Integrins - metabolism
Intubation, Intratracheal - methods
Leukotrienes - pharmacology
Lung - cytology - drug effects
Macrophage-1 Antigen - metabolism
Male
Platelet Activating Factor - pharmacology
Pulmonary Eosinophilia - chemically induced
Rats
Research Support, Non-U.S. Gov't
Research Support, U.S. Gov't, Non-P.H.S.
Research Support, U.S. Gov't, P.H.S.
Time Factors
Abstract
We have shown previously that the 5-lipoxygenase product 5-oxo-6,8, 11,14-eicosatetraenoic acid (5-oxo-ETE) is a highly potent eosinophil chemoattractant in vitro. To determine whether this substance can induce pulmonary eosinophil infiltration in vivo, it was administered to Brown Norway rats by tracheal insufflation. Eosinophils were then counted in lung sections that had been immunostained with an antibody to eosinophil major basic protein. 5-Oxo-ETE induced a dramatic increase in the numbers of eosinophils (ED50, 2.5 microg) around the walls of the airways, which reached maximal levels (five times control levels) between 15 and 24 h after administration, and then declined. LTB4 also induced pulmonary eosinophil infiltration with a similar ED50 but appeared to be somewhat less effective. In contrast, LTD4 and LTE4 were inactive. 5-Oxo-ETE-induced eosinophilia was unaffected by the LTB4 and PAF antagonists LY255283 and WEB 2170, respectively. However, it was inhibited by approximately 75% by monoclonal antibodies to CD49d (VLA-4) or CD11a (LFA-1) but was not significantly affected by an antibody to CD11b (Mac-1). In conclusion, 5-oxo-ETE induces pulmonary eosinophilia in Brown Norway rats, raising the possibility that it may be a physiological mediator of inflammation in asthma.
PubMed ID
9854052 View in PubMed
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Accumulation of 137Cesium and 90Strontium from abiotic and biotic sources in rodents at Chornobyl, Ukraine.

https://arctichealth.org/en/permalink/ahliterature61733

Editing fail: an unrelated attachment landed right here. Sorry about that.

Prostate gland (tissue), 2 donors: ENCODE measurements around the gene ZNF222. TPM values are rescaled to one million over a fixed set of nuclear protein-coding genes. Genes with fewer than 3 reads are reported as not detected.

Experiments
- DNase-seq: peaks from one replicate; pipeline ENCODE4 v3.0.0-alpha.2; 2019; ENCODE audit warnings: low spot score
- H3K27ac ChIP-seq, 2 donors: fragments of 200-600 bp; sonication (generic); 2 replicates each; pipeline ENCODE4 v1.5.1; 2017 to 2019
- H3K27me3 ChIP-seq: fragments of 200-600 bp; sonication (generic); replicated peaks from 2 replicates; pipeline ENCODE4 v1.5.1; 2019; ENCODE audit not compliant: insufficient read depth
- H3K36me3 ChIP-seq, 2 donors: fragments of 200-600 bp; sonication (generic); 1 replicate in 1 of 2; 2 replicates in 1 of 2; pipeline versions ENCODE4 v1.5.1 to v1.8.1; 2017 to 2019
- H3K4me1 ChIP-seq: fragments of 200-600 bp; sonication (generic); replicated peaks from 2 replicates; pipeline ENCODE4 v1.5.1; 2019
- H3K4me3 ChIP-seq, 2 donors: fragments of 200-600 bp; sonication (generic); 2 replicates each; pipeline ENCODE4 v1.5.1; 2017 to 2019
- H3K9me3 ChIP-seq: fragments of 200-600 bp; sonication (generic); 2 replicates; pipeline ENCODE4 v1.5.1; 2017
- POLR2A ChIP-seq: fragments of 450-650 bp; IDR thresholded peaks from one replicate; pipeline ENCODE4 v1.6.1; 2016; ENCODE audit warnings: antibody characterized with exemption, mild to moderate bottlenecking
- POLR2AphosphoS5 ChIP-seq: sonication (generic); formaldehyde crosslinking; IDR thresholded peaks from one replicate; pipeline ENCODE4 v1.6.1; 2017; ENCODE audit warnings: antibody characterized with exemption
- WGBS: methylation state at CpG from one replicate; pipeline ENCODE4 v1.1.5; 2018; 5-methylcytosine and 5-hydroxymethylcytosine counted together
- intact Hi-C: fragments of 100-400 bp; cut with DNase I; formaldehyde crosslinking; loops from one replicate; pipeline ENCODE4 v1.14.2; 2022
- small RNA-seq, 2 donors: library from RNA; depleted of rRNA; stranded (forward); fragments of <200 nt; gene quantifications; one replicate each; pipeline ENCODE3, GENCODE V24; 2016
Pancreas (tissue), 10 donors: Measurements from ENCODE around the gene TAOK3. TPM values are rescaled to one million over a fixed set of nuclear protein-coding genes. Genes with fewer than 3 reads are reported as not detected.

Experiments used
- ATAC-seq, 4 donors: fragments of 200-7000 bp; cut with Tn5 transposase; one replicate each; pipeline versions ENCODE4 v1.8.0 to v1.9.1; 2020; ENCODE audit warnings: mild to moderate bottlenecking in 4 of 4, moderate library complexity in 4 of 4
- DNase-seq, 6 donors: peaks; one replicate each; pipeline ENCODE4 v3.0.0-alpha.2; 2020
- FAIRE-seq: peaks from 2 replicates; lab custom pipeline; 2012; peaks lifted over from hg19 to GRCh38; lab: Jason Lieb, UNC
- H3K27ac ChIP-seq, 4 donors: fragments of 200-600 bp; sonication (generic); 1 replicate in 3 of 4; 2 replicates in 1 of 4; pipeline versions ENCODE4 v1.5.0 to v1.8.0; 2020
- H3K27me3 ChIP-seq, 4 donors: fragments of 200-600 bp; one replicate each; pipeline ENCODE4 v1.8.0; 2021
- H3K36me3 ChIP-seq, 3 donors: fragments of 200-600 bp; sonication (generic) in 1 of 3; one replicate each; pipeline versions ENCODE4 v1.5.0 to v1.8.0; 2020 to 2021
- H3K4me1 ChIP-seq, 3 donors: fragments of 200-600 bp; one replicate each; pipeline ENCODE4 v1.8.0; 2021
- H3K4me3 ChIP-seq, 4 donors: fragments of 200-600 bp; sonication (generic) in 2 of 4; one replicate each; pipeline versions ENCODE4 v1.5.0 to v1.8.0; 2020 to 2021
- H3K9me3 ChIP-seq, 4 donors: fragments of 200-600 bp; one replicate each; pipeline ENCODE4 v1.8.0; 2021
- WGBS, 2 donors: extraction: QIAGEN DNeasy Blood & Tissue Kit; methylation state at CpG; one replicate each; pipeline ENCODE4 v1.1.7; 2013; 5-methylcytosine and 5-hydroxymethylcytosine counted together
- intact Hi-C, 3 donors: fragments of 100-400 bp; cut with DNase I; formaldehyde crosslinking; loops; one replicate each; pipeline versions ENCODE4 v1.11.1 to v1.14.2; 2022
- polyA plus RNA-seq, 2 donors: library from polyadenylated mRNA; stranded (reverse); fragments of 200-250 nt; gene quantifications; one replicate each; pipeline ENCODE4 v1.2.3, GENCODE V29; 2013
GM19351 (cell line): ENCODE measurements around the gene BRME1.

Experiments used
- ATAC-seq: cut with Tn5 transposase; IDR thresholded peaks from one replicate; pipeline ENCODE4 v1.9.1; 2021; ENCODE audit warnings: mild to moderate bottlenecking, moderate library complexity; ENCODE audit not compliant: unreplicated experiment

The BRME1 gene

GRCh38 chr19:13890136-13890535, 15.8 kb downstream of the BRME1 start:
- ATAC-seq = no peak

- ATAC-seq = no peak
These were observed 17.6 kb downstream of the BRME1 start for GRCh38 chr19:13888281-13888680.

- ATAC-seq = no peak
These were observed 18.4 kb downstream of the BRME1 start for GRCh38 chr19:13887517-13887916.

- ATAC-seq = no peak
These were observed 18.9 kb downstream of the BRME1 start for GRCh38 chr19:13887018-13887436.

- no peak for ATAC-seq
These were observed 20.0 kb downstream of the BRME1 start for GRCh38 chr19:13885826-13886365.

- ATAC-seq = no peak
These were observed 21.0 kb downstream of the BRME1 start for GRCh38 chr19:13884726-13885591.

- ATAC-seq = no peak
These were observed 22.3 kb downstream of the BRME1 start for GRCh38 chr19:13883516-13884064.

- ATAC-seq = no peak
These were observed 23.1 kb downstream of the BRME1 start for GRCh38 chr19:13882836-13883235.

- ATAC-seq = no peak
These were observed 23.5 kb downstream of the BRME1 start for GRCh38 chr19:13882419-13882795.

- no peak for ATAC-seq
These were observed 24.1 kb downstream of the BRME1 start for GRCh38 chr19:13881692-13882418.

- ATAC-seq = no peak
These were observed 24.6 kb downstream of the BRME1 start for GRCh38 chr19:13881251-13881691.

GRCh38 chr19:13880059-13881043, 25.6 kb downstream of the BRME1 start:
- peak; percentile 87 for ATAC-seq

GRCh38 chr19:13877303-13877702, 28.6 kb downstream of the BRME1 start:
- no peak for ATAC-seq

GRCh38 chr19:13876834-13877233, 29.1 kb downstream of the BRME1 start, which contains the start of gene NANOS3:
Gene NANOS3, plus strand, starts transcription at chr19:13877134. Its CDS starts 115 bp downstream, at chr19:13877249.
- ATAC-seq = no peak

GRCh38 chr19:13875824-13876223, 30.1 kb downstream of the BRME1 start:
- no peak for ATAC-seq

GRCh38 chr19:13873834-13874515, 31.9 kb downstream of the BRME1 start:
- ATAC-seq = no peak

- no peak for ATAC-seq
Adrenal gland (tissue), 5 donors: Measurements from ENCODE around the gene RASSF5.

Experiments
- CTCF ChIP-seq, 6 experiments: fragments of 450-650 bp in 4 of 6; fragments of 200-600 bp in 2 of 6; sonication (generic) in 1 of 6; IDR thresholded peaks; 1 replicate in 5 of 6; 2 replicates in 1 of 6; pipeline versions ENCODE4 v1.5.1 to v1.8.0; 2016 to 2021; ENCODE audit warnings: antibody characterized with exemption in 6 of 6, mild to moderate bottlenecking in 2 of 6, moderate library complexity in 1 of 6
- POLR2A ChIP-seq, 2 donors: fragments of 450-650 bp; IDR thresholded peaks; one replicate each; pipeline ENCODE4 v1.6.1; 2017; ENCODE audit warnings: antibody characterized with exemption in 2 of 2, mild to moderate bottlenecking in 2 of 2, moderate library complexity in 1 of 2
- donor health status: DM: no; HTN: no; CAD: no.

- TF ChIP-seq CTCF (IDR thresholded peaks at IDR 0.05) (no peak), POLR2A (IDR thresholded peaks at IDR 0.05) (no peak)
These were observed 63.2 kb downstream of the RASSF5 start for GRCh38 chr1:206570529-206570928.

Source
Environ Toxicol Chem. 2001 Sep;20(9):1927-35
Publication Type
Article
Date
Sep-2001
Author
R K Chesser
B E Rodgers
J K Wickliffe
S. Gaschak
I. Chizhevsky
C J Phillips
R J Baker
Author Affiliation
Department of Genetics, University of Georgia, Athens 30602, USA. rchesser@ttu.edu
Source
Environ Toxicol Chem. 2001 Sep;20(9):1927-35
Date
Sep-2001
Language
English
Publication Type
Article
Keywords
Accidents, Radiation
Animals
Animals, Wild
Arvicolinae
Cesium radioisotopes - pharmacokinetics
Diet
Environmental monitoring
Female
Male
Mice
Power Plants
Research Support, Non-U.S. Gov't
Research Support, U.S. Gov't, Non-P.H.S.
Soil Pollutants, Radioactive - pharmacokinetics
Strontium Radioisotopes - pharmacokinetics
Tissue Distribution
Trees
Ukraine
Abstract
Bank voles (Clethrionomys glareolus) and laboratory strains of house mice (Mus musculus BALB and C57BL) were relocated into enclosures in a highly contaminated area of the Red Forest near the Chornobyl (Ukraine) Reactor 4 to evaluate the uptake rates of 137Cs and 90Sr from abiotic sources. Mice were provided with uncontaminated food supplies, ensuring that uptake of radionuclides was through soil ingestion, inhalation, or water. Mice were sampled before introduction and were reanalyzed every 10 d for 137Cs uptake. Levels of 90Sr were assessed in subsamples from the native populations and in experimental animals at the termination of the study. Uptake rates in house mice were greater than those in voles for both 137Cs and 90Sr. Daily uptake rates in house mice were estimated at 2.72 x 10(12) unstable atoms per gram (whole body) for 137Cs and 4.04 x 10(10) unstable atoms per gram for 90Sr. Comparable rates in voles were 2.26 x 10(11) unstable atoms per gram for 137Cs and 1.94 x 10(10) unstable atoms per gram for 90Sr. By comparing values from voles in the enclosures to those from wild voles caught within 50 m of the enclosures, it was estimated that only 8.5% of 137Cs was incorporated from abiotic sources, leaving 91.5% being incorporated by uptake from biotic materials. The fraction of 90Sr uptake from abiotic sources was at least 66.7% (and was probably much higher). Accumulated whole-body doses during the enclosure periods were estimated as 174 mGy from intramuscular 137Cs and 68 mGy by skeletal 90Sr in house mice over 40 d and 98 mGy from 137Cs and 19 mGy from 90Sr in voles over 30 d. Thus, uptake of radionuclides from abiotic materials in the Red Forest at Chornobyl is an important source of internal contamination.